Lithium batteries continue to be transported around the world by air despite much concern by many within the industry as to whether they are safe to transport or whether they should be banned totally from aircraft holds or main decks.
Three commercial cargo aircraft fires with loss of aircraft and crew between 2006 and 2011 are highly suspected of being caused by overheated lithium batteries in the cargo holds or main
Recent new rules have stipulated that the carriage of this apparent volatile product be further restricted in the bellies of passenger aircraft.
However, a complete ban has so far not been introduced - at least until it can be definitely proven whether they should stay “in or out” of aircraft.
IATA has just issued a 56 page guide on this subject which is meant to give the industry a better insight into the risks involved.
It’s called “Lithium Battery Risk Mitigation Guidance for Operators” and can be downloaded from IATA’s website for free.
It’s well worth reading and distributing within cargo handling and airline circles.
The guideline does not claim to give the answer to whether lithium can continue to be transported by air, but it definitely gives some very interesting insights and ways and means of mitigating risks involved.
The risks still remain
There have been very many incidents in the past years where fire alarms in aircraft holds have been traced back to the storage, carriage or wrongful packing of lithium battery products in passenger baggage.
The IATA paper also concentrates on this issue and gives airlines tips in educating passengers on the risks of having lithium products in their bags.
Kevin Hiatt, IATA’s SVP Safety & Flight Operations says, “lithium batteries are safe to transport provided that they are designed, tested, manufactured and packed in accordance with the global transport safety standards.”
But, is this really the case?
Are they designed, tested and produced as totally “fail-safe?”
The major incidents of the past few years have shown that shipments which allegedly may have started fires in aircraft were packed according to standard regulations.
Where then is the loophole whereby something is not being seen in all of this?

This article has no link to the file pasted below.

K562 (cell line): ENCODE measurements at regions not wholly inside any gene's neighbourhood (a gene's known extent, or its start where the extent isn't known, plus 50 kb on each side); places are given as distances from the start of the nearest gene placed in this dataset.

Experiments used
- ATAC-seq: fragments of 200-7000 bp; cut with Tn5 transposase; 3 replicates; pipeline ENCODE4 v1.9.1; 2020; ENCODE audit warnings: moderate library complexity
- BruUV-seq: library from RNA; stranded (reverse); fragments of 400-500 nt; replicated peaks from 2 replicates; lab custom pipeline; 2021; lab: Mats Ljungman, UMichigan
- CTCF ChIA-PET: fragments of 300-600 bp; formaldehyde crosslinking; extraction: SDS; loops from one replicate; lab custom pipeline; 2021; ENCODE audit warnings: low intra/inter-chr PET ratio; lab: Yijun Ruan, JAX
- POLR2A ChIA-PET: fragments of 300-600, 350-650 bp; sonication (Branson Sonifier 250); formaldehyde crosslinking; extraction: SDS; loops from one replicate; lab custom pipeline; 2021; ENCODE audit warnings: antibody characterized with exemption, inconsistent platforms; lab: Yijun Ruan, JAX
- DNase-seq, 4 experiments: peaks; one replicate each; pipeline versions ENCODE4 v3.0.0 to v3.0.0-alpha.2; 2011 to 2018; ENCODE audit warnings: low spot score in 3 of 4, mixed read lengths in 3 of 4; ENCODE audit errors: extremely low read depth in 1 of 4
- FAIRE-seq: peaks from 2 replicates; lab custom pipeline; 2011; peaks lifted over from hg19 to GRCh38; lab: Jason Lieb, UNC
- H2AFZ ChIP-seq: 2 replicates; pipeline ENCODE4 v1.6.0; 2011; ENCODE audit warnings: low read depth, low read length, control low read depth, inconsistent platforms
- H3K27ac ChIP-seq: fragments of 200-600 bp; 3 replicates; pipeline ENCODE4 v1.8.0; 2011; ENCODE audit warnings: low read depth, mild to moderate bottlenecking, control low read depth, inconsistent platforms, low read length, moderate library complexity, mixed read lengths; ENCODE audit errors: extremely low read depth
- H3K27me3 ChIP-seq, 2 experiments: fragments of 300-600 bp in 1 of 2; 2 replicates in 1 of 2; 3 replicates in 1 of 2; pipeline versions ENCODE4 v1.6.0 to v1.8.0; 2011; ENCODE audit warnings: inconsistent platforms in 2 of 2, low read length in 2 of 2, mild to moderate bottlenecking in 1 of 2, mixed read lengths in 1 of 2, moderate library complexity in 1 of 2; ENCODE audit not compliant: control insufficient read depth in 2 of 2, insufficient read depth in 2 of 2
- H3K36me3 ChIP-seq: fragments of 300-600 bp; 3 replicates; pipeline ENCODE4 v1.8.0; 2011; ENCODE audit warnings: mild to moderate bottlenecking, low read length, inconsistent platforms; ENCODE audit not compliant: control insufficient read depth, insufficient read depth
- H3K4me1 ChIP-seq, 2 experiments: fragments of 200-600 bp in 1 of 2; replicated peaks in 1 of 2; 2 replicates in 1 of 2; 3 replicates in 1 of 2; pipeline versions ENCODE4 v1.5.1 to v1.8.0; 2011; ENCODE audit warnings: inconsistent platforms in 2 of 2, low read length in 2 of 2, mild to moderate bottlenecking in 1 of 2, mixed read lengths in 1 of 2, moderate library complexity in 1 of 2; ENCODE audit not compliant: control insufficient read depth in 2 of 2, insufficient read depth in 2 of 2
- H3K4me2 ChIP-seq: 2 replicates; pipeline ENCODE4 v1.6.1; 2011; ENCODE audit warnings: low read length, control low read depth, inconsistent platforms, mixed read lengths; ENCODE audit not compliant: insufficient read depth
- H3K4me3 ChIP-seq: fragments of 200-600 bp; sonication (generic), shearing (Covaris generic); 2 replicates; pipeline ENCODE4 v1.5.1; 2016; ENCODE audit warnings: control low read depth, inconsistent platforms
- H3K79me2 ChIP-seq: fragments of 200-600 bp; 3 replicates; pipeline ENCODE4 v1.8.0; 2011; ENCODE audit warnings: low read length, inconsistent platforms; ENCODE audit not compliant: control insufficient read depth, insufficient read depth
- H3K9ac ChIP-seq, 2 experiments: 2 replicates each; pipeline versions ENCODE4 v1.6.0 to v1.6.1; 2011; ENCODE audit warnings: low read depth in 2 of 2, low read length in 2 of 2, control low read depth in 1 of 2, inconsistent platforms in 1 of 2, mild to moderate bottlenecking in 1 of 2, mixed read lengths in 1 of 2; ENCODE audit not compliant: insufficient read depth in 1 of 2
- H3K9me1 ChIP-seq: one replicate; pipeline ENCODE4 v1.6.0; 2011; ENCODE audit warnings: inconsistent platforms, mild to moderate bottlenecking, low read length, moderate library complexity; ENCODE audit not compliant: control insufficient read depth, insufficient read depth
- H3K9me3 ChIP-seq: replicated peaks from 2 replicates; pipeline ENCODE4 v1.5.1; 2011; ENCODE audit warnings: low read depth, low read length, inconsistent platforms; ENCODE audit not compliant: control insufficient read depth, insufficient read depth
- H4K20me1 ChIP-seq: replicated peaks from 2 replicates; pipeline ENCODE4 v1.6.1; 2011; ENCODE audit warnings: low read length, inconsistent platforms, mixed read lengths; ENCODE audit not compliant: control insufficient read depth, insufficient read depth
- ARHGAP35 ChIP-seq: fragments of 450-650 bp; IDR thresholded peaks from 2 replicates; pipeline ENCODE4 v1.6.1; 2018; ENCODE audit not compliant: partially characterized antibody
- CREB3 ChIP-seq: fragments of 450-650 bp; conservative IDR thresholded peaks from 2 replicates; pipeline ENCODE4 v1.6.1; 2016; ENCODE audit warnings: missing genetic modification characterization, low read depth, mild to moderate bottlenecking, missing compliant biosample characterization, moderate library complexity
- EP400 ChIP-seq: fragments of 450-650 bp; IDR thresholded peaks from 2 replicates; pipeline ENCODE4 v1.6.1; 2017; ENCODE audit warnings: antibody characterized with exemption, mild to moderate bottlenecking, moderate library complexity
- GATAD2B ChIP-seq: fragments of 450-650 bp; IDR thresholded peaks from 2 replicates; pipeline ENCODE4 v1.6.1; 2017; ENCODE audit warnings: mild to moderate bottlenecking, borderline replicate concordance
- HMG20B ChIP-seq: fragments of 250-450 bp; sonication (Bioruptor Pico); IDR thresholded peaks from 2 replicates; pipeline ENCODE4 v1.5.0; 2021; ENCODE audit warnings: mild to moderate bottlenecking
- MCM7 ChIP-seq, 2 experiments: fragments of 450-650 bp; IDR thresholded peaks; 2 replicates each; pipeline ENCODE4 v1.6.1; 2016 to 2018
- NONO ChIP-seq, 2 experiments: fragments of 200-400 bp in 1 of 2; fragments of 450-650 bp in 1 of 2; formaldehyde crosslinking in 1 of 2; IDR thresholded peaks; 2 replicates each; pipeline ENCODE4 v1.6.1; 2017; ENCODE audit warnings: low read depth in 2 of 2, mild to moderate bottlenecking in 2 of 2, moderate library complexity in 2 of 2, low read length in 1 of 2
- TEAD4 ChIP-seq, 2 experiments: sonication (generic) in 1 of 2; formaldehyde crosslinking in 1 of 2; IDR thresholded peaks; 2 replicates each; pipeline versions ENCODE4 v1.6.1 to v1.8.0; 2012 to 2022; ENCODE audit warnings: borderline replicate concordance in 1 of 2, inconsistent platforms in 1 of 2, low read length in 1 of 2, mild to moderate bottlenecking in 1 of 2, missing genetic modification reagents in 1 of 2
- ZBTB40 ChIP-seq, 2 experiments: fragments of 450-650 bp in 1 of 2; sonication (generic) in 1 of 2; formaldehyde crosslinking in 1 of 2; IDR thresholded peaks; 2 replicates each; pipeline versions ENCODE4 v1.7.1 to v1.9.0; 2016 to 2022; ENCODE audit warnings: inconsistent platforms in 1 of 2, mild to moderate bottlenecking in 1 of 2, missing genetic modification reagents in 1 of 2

IATA has done a superb job in issuing this document and we highly recommend that it be studied by all.
It would be of great benefit to the industry if shippers, handlers and carriers were to also give their input and suggestions in a concerted and simplified manner and not just leave it to IATA safety experts to come up with all the answers.
Shippers may think they have complied with all necessary regulations, but may also in essence have missed out on some of it. Handlers may not have enough properly trained staff who are in a position to recognize whether “something has slipped through the hole” and thereby presents an unwritten hazard.
Lithium batteries are officially listed as Dangerous Goods and are subject to the above mentioned regulatory restrictions.
It becomes apparent when reading IATA’s study that there are many systemic problems with them and that people who are completely unaware of governing dangerous goods regulations and subsequent requirements for the transport of lithium batteries, are shipping them by air and mail.
The same applies to passenger awareness of this potential threat.
A deadly combination!
Carriers take the lead
Those who suffer first and foremost when something goes wrong are the carriers themselves.
We’ve seen this with the tragic UPS and Asiana accidents of the last years whereby both aircraft and crew were lost due to onboard fires maybe related to large quantities of lithium on board.
This so far cannot be proven 100 percent as the total loss of the aircraft concerned makes it almost impossible to determine the root cause.
In the case of the UPS B747-F however, it was determined afterwards that some of the batteries being carried had definitely not complied with then existing regulatory requirements.
Airlines are working hard on ways of better indentifying risks and loopholes with regards to the safe carriage of lithium and other highly volatile products.
UPS for example has since the tragic accident in Dubai spent a lot of time and money on freighter aircraft fire mitigation.
Other carriers have severely restricted or banned any or all products which have lithium content in their belly holds.
But do passengers know enough about this, and if they do how does one guarantee 100 percent adherence?
A total ban is not off the table yet
United Airlines recently issued new restrictions on the carriage of lithium batteries in the holds of their passenger fleet.
It states that bulk shipments of lithium-ion batteries may no longer be stored in sealed containers, but only on open or flat containers.
United’s decision is based on a recent Federal Aviation Administration (FAA) study whereby it claims that this product when loaded in sealed containers and exposed to high heat or fire run a greatly increased rate of explosion.
Well! – I’m not sure that I’d be happy as a passenger with that regulation!
The issue at hand is to ensure that they cannot generate excessive heat leading to a fire hazard, no matter how they are stored, or in which quantities they are carried.
There is, thankfully, positive movement in this direction but is it not high time that the industry reaches a common ruling for all and one which ensures “no risk whatever?”
If any risk continues then a ban on transport by air must be introduced.
Something many don’t want to hear due to the high revenues involved - but what’s more important?
John Mc Donagh